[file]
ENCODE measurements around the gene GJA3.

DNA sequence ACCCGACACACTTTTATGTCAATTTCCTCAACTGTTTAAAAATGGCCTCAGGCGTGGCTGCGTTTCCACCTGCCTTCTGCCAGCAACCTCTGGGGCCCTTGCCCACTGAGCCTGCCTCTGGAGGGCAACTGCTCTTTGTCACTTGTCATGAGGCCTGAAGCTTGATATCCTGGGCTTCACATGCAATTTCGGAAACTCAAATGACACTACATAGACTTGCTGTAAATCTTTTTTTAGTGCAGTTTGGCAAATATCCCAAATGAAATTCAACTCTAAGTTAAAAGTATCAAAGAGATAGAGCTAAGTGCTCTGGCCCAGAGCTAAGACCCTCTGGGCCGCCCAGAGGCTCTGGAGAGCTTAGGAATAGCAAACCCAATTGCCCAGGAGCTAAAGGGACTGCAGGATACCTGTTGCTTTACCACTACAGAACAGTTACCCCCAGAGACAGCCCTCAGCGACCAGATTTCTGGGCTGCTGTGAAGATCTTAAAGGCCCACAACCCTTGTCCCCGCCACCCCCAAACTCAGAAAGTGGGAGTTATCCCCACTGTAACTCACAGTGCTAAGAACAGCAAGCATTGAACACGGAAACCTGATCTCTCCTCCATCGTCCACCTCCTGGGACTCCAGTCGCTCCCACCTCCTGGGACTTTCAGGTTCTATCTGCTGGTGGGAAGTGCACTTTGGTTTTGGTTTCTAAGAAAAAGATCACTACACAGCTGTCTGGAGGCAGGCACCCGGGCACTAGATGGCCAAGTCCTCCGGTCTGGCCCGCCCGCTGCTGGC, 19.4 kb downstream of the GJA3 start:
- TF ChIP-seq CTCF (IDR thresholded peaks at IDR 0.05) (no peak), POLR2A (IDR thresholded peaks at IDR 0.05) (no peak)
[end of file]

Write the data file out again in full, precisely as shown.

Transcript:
ENCODE measurements around the gene GJA3.

DNA sequence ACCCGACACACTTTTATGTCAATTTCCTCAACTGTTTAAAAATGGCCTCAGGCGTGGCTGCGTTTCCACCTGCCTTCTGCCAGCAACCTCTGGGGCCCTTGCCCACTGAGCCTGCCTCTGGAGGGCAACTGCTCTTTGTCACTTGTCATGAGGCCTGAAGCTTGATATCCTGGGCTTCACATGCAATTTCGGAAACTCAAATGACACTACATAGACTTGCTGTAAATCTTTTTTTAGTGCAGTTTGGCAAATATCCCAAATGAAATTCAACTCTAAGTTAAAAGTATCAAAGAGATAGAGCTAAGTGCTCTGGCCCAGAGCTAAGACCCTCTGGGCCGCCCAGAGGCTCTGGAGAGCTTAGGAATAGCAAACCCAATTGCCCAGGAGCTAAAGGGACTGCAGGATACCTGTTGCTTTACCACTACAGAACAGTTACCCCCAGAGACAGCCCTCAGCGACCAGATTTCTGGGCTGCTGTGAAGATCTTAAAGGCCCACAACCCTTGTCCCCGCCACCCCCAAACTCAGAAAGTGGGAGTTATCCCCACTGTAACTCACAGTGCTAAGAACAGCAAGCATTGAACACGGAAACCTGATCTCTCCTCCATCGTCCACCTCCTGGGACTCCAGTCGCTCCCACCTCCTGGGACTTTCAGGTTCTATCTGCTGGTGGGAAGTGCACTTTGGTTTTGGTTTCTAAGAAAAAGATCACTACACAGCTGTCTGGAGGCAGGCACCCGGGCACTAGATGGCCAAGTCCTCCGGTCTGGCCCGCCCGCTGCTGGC, 19.4 kb downstream of the GJA3 start:
- TF ChIP-seq CTCF (IDR thresholded peaks at IDR 0.05) (no peak), POLR2A (IDR thresholded peaks at IDR 0.05) (no peak)